In the five years that I’ve been injecting, I have learned to anticipate what concerns a new client to Botox or filler will express to me prior to an injection: I’m afraid I’ll look like a “real housewife” if I have Botox or filler. I can empathize completely with this concern. Bad technique with Botox or filler can give a “real housewife” look…or, even worse, an undesirable look.
Interestingly, I’ve also learned over the years that not all injectors are created equally. I believe it’s safe to say that there are individuals that are better skilled than others at any given profession. There are good mechanics and bad mechanics, good teachers and bad teachers, so certainly, there are good injectors…and then there are some that are less skilled.
Choosing an injector that you trust will help to give you the look that you desire. This requires knowing what questions to ask your injector. I’ve compiled a list of questions that can be helpful in your search for the right injector.
First, don’t be shy to ask if you can see the vial of Botox before it is reconstituted. Especially if you are have an instinct that “it sounds too good to be true.” There should be a halo at the bottom of the Botox vial, which is usually an indication of authenticity. Believe it or not, Botox and filler can be bought on the black market. This is illegal, but there are injectors that buy these products illegally and sell them to consumers. A major red flag for this is if the pricing for Botox or filler is marked far below what the average price of Botox or filler in your given market. The drawback to being injected by a black market product, aside from the fact that it is illegal, is that the product is not regulated by the FDA and may not last as long as the real product. In short, you are getting ripped off!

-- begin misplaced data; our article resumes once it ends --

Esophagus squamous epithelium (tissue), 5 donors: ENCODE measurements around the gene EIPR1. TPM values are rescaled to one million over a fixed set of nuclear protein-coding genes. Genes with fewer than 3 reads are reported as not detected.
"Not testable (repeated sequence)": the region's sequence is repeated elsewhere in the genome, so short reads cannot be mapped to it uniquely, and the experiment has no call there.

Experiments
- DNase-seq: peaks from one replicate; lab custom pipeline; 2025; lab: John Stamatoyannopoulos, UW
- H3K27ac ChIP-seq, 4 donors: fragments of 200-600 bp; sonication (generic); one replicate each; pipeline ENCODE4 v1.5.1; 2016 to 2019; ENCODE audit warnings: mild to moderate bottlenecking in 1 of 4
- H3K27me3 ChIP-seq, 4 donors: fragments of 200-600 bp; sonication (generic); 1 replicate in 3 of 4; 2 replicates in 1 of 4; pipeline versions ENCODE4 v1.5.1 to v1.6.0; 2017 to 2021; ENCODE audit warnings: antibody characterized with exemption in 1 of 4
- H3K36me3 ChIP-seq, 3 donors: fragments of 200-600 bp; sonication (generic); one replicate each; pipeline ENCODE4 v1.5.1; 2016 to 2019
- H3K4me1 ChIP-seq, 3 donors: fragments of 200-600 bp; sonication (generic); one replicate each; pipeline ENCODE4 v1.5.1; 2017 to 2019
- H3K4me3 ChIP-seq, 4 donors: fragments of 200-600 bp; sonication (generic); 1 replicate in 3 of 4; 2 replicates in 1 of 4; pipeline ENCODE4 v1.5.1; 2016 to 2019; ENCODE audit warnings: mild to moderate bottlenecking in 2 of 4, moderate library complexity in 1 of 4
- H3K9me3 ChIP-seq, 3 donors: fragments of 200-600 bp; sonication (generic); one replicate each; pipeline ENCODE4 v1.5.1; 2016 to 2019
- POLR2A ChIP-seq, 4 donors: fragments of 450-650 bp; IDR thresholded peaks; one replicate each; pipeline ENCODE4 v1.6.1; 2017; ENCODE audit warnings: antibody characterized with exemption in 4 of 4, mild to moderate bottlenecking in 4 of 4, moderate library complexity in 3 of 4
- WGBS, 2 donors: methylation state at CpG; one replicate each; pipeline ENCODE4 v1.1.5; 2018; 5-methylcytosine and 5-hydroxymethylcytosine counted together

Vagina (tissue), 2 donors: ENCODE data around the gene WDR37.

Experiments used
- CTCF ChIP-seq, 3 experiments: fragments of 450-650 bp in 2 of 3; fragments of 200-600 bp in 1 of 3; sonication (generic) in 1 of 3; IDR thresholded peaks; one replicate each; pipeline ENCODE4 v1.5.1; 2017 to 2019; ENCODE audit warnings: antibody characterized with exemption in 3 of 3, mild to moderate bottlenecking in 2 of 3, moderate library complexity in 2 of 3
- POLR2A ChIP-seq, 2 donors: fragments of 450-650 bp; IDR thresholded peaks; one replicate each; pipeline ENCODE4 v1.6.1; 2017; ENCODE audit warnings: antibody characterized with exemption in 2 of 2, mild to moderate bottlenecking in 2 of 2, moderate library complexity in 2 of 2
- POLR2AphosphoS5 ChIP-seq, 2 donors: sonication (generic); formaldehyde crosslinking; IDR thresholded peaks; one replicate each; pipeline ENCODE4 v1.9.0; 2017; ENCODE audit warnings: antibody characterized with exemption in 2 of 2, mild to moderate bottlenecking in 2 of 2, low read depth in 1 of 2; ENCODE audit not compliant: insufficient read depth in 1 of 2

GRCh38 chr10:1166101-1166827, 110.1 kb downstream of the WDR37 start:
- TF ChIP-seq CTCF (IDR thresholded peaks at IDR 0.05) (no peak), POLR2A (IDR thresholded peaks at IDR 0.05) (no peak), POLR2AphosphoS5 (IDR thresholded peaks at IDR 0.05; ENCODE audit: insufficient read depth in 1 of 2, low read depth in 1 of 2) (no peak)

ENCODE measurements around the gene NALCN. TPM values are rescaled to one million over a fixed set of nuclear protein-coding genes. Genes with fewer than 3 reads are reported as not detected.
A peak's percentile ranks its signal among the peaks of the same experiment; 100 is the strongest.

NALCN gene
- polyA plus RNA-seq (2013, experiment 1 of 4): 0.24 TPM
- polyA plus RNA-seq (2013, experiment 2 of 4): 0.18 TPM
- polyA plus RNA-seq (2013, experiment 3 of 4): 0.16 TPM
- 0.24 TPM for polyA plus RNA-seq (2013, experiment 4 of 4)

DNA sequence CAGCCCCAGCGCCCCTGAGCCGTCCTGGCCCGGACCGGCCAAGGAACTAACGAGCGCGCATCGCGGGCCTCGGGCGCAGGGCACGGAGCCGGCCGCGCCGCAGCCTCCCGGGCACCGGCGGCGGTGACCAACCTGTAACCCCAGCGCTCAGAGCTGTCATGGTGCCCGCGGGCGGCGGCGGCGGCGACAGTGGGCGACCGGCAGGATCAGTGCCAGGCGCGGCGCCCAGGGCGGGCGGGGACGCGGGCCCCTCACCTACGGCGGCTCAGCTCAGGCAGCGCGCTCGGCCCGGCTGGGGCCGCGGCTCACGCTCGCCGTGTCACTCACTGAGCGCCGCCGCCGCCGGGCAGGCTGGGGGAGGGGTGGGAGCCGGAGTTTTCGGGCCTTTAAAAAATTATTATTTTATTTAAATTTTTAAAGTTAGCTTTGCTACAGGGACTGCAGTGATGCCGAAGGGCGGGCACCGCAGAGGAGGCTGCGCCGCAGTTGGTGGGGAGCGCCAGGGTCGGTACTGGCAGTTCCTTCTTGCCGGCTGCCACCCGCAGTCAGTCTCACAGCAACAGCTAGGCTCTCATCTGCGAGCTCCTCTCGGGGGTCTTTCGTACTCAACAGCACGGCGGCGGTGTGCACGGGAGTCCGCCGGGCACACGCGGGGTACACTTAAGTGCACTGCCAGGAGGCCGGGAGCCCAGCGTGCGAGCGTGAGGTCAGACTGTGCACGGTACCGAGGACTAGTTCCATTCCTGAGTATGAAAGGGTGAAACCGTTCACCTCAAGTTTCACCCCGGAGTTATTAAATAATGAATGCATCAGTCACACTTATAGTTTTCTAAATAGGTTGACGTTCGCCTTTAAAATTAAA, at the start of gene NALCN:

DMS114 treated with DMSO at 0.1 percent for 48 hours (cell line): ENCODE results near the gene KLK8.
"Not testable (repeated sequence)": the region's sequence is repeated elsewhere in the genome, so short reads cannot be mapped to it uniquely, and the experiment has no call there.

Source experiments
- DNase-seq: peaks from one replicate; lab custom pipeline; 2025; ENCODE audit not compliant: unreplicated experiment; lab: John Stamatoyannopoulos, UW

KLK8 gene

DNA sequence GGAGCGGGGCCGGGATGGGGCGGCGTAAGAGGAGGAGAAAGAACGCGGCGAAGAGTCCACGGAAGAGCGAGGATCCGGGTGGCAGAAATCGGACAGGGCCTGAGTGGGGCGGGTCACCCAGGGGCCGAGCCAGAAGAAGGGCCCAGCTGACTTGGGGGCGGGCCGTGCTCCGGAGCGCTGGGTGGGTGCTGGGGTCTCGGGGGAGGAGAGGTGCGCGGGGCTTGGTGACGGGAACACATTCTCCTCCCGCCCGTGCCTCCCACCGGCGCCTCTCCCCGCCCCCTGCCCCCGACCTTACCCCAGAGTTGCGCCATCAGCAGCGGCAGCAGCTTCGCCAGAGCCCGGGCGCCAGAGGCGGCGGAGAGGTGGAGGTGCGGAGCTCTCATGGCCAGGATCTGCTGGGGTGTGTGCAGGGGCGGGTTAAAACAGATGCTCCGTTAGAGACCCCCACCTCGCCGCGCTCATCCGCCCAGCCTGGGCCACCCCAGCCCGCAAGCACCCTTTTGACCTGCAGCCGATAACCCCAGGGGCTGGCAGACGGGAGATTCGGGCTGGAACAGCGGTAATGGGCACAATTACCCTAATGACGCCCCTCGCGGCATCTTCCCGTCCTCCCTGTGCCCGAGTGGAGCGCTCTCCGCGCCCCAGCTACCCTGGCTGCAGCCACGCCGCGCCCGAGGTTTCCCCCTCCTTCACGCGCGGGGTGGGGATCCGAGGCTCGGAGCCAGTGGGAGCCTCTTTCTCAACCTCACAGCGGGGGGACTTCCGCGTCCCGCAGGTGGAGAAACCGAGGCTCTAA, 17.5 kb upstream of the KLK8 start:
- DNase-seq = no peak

Next, ask your injector if they know who their sales rep is for Botox and filler. If they do, when was the last time that they consulted with their rep about any upcoming trainings or attended an aesthetic training. Techniques for injecting are constantly changing as we all continue to evolve. With this evolution, we become better injectors and are able to fine tune our skill level when we attend trainings periodically. Older styles of injecting can give a very unnatural look and is very dissatisfying to the client.
Who have they trained with? Occasionally a patient tells me that they prefer to have their faces injected by a plastic surgeon. I understand the theory behind this. Board certified plastic surgeons have extensive training in surgery and certainly have extensive knowledge of facial anatomy. However, injecting Botox and filler is a skill. The more you inject, the better that you become. The more one studies the art of injecting, the better the results. In this field, I find that the injectors that spend the most amount of time injecting are, hands down, the best injectors. They’re the ones that I would want to inject my face. I would consider whom the injector has trained with and when their last training was, as a priority over the credentials of MD, DO, PA, or NP.
One last thought, when a patient has been injected with Botox or filler and has an unfavorable outcome, there is usually one of two reasons why this happens. One is that the product was bad. The other, which is very important, is the technique was bad. Know your injector and do your homework before you go for your next injection.